Typically, the Vice President is there to buttress the Presidential candidate’s weaknesses. Barack Obama was young and inexperienced, so he tapped one of Washington’s most accomplished legislators in Joe Biden as his running mate. George W. Bush did the same thing with Dick Cheney. John Kerry and Mitt Romney followed suit, but in reverse with John Edwards and Paul Ryan. John McCain must have had a similar mindset when he selected Sarah Palin, but that mindset was tinged by a fatal dose of Honey Boo Boo.

So the question becomes, does the VP really matter on the campaign trail? After all, everyone knows the job is mostly symbolic anyway.

Sarah Palin certainly seemed to matter in the 2008 election, and not in a good way. One month after McCain announced her as his running mate, Barack Obama passed him in the polls for the final time, turning what was a back and forth slugfest into a complete and utter blowout. One study suggested that Palin cost McCain about 2 million votes, but luckily for her, she will never find this out since she doesn’t read the newspaper.

John McCain probably wishes he could get a do-over on that one, or at the very least go back to the era where Vice Presidents were selected by parties at conventions, which are typically held in August. Looking at Gallup’s data for every election going back to 1932, the complexion of the race did not change much from August to the final day of the campaign, save for 1960. JFK and Nixon flip flopped in nearly every poll right down to the finish, but given their popularity within their parties at the time, it’s unlikely that either Lyndon Johnson or Henry Cabot Lodge moved the needle for the electorate much more than the men at the top of the ticket did.

It seems improbable that the VP will ever inspire a bunch of Americans to vote for a flawed Presidential candidate, but the central value VP’s allegedly have is carrying their home state. Hell, it’s pretty much the only reason anyone still says John Kasich’s name. If he were the governor of Indiana instead of Ohio, I’m not sure many in the Republican Party would even acknowledge his existence given his relatively mainstream views.

Yet, there was no election in the past half century where a Vice Presidential candidate capably demonstrated their value in the state they call home, save for one mostly fruitless example. Walter Mondale, Jimmy Carter’s VP, helped the Democrats carry Minnesota in 1976 four years after they lost the state to a now-disgraced Nixon. The Democrats won Minnesota again in 1980, but the entire country voted against Jimmy Carter except for Maryland, West Virginia, Rhode Island, Georgia, and Mondale’s aforementioned native state.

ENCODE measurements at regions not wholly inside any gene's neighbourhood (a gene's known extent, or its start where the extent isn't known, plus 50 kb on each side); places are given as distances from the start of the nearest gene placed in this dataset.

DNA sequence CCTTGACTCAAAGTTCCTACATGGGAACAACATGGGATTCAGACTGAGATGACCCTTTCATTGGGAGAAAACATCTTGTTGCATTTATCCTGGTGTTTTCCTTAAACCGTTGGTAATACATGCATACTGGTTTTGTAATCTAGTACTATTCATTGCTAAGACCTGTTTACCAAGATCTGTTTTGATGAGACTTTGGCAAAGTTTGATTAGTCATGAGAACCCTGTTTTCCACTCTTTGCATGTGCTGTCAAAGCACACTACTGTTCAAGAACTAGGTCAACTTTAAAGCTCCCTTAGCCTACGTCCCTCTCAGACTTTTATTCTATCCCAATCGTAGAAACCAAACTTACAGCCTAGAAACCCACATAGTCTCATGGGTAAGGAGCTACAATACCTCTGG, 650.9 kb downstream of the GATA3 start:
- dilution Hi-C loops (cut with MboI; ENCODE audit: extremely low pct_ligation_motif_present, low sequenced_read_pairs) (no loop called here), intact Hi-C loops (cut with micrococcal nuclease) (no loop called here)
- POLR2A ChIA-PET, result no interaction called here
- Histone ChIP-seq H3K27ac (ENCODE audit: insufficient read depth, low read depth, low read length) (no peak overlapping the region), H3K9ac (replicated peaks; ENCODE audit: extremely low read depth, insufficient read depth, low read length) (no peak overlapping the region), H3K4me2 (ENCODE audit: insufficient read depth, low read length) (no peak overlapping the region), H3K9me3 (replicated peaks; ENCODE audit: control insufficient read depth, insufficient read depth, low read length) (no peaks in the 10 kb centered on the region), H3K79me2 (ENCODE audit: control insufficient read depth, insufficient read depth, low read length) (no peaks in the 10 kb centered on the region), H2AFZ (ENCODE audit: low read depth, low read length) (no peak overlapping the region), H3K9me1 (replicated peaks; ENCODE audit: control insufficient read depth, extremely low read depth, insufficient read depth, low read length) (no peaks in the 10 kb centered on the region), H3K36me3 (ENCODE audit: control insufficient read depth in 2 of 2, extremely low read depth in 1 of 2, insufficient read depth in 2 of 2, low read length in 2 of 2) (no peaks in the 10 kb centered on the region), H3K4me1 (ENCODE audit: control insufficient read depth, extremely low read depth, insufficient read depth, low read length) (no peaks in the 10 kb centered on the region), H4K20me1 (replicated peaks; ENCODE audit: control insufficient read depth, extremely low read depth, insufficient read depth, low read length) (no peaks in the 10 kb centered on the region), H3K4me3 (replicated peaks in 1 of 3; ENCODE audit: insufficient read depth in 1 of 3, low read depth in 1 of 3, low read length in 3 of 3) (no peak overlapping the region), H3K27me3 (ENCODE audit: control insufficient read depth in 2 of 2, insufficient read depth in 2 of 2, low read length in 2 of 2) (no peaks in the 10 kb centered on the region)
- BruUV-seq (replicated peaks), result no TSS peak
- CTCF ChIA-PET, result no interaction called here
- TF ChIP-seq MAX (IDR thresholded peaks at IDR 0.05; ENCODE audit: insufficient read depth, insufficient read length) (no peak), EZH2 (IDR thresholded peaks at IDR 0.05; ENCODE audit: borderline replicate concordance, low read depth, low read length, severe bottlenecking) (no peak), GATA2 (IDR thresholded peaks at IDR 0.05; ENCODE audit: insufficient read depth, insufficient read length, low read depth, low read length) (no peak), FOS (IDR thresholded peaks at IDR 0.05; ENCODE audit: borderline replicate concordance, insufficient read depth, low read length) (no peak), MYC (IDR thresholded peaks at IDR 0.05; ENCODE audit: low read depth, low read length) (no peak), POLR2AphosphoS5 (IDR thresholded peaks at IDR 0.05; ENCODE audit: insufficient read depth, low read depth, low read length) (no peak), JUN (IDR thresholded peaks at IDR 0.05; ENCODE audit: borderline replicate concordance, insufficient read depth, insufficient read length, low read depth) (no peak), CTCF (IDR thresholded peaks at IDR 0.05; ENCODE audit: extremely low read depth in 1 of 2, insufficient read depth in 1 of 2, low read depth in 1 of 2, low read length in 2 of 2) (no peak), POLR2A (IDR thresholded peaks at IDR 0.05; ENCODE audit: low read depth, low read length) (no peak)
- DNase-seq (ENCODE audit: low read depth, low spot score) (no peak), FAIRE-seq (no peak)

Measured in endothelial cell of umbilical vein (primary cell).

Other than Mondale, there are only four instances in the last half-century of a party winning the VP’s home state the Presidential election immediately after they lost that state, and the average Electoral College result in those four elections was 402 to 131. One can safely assume that the VP’s home state was simply following a national trend. The only election in that sample which was not a complete blowout came the last time America had a serious third party candidate.

Looking back to 1992, it seems as if Al Gore really helped Bill Clinton win his home state of Tennessee, as he reclaimed it for the Democrats after losing it to George H. W. Bush in 1988. When it comes to that election, everything is distorted by Ross Perot crashing the two party system, but it does not seem as if Perot helped give the vote to Clinton by taking votes from Bush, as Perot under performed in Tennessee compared to its neighboring states. However, Gore handily lost Tennessee when he ran for President eight years later, so the best explanation for this whole ordeal can be summed up as follows:

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Given how little the Vice President actually does in their day to day job, combined with the lack of any concrete proof of their positive value on the campaign trail, the VP seemingly exists only to provide more vacuous content for our incessant 24 hour news networks. Perhaps it’s time for a re-evaluation of America’s most overrated position in government.